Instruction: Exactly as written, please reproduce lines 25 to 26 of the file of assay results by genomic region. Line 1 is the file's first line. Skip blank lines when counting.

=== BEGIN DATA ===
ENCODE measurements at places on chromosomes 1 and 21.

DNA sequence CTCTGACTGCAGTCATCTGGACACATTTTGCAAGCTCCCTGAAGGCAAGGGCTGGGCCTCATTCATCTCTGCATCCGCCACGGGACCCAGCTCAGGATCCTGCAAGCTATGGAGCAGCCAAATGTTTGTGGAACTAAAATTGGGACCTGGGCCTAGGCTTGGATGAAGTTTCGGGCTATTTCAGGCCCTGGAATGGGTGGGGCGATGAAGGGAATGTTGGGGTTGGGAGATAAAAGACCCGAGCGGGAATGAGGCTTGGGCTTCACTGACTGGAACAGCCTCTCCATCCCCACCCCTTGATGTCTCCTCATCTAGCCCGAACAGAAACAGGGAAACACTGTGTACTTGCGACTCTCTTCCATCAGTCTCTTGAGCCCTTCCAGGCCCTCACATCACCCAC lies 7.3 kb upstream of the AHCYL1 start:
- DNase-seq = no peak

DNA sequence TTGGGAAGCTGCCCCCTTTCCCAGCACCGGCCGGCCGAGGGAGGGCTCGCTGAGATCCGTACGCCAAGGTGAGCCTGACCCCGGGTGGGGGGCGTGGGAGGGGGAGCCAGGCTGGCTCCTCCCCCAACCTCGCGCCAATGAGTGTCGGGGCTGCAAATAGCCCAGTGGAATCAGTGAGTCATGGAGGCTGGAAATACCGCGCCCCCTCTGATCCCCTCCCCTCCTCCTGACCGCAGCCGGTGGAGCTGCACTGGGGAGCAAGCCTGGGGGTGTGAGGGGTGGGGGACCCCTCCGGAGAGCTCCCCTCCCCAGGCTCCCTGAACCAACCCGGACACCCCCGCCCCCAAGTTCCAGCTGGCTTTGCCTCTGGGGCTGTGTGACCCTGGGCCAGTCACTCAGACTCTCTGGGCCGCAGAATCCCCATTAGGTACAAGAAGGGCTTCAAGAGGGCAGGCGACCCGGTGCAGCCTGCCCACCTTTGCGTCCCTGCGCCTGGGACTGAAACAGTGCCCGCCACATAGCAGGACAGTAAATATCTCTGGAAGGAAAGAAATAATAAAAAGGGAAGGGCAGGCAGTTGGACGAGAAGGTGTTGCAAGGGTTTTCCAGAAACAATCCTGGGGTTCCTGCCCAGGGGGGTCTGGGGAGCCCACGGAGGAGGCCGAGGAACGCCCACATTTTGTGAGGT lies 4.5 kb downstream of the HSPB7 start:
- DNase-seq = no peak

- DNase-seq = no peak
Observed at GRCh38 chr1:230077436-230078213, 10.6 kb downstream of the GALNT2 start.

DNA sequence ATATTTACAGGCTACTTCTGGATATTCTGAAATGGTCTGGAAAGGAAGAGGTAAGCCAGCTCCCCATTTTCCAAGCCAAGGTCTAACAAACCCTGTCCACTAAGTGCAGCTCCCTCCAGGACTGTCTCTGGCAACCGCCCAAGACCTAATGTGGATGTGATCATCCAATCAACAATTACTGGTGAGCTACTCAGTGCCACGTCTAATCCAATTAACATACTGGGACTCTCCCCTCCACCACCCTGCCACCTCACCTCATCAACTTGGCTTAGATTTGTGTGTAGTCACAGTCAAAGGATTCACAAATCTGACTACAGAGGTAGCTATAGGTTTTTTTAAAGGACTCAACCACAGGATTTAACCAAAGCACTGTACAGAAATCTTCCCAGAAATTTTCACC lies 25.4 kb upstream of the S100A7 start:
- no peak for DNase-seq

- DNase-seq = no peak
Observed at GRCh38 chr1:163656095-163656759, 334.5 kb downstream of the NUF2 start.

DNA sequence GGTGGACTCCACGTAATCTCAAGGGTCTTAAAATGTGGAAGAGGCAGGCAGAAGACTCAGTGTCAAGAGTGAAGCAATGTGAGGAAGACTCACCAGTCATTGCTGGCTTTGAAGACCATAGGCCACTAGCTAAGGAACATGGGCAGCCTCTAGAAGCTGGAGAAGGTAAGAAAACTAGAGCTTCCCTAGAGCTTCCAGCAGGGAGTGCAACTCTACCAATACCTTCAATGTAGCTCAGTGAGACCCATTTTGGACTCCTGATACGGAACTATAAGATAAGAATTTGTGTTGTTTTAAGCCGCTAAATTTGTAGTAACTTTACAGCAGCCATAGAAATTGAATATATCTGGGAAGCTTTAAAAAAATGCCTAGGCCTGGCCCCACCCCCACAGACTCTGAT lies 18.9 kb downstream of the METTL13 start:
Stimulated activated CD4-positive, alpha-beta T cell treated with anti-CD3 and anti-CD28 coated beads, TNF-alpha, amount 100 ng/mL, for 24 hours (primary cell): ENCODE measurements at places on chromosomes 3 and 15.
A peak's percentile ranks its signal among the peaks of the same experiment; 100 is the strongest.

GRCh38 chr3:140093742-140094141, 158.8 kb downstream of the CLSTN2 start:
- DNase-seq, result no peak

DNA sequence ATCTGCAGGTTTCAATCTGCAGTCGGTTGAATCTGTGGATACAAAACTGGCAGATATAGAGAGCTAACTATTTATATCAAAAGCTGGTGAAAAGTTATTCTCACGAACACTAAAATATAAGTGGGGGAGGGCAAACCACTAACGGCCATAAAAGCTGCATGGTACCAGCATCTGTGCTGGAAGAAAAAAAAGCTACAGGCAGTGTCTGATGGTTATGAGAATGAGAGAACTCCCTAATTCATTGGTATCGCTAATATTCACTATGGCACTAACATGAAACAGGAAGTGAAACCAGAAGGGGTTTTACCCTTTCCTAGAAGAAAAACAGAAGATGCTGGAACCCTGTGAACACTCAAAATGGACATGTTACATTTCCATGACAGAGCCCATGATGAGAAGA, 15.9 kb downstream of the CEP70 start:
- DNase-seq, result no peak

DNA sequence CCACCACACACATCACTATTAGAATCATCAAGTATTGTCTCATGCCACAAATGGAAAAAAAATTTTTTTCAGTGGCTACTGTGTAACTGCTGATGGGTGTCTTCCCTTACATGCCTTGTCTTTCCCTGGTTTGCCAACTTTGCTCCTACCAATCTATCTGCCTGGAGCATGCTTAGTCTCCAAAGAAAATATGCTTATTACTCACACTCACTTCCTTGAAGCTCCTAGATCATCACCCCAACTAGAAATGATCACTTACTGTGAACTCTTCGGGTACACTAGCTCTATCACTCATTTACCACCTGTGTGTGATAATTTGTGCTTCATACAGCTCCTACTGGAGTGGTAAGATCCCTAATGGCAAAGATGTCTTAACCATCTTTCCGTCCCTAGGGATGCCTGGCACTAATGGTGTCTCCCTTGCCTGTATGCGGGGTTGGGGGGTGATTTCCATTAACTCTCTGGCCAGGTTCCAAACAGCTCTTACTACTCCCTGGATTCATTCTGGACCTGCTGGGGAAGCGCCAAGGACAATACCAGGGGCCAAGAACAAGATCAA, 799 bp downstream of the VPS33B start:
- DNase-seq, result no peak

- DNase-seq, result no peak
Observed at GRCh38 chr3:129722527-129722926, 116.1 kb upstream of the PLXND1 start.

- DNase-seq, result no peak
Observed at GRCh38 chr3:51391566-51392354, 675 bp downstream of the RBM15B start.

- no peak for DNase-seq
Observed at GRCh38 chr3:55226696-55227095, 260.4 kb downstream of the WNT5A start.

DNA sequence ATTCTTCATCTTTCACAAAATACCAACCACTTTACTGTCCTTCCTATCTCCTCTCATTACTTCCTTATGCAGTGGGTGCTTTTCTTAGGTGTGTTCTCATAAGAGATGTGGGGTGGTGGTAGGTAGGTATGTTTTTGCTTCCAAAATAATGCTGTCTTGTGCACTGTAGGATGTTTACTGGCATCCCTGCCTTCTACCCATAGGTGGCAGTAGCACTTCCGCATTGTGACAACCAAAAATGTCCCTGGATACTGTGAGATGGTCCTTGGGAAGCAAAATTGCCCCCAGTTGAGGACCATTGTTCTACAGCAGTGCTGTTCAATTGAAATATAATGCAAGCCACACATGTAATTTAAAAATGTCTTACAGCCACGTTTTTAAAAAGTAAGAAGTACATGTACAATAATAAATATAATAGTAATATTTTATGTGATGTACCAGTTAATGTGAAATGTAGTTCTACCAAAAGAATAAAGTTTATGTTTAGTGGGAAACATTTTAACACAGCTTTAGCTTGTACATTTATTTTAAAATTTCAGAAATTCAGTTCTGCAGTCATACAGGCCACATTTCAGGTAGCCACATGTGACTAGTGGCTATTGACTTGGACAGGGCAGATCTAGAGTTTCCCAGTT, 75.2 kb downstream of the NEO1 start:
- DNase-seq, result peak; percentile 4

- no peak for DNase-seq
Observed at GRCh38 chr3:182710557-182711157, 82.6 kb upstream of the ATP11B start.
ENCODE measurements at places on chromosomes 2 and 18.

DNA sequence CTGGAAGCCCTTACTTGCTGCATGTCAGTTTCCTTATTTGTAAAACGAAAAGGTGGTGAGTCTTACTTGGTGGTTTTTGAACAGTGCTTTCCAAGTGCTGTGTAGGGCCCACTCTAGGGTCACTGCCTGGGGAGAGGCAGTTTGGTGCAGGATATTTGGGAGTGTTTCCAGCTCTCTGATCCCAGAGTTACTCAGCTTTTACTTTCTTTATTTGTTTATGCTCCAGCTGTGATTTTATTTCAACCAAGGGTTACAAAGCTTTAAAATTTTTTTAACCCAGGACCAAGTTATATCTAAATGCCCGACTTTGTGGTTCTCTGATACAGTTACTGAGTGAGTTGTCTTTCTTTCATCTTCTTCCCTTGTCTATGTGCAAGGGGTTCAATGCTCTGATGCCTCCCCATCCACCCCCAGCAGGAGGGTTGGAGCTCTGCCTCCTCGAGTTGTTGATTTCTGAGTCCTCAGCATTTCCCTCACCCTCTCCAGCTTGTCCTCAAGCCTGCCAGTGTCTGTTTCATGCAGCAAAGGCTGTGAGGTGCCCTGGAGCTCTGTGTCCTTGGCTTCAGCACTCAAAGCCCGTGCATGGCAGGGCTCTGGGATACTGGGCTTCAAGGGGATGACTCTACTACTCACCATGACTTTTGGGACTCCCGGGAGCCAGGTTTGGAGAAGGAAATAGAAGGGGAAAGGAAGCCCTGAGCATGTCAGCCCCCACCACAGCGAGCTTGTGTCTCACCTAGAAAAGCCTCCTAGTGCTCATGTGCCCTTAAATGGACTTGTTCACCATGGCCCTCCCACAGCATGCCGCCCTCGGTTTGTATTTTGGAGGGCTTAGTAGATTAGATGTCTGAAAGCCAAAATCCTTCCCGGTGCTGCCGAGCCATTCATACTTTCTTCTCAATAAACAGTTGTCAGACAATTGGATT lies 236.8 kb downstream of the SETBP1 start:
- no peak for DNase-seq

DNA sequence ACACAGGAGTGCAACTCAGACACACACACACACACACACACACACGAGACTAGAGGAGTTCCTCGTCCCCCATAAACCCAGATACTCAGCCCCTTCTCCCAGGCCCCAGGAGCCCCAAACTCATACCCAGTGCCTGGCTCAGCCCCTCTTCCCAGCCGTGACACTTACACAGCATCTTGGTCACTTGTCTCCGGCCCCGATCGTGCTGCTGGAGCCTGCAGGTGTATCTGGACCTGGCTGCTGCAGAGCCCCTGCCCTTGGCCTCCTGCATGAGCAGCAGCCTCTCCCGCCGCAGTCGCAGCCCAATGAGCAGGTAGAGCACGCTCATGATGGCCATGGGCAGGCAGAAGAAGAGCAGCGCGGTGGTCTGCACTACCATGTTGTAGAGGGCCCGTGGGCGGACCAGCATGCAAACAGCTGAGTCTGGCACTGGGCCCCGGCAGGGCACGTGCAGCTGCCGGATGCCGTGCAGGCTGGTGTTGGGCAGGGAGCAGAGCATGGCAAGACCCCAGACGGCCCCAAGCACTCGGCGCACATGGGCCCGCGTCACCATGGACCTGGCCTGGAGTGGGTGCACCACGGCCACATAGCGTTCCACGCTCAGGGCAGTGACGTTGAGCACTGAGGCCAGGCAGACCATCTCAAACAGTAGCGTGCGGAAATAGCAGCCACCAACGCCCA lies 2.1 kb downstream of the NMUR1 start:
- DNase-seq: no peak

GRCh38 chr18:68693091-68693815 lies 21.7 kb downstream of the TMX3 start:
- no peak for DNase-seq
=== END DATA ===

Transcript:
- no peak for DNase-seq
Observed at GRCh38 chr3:55226696-55227095, 260.4 kb downstream of the WNT5A start.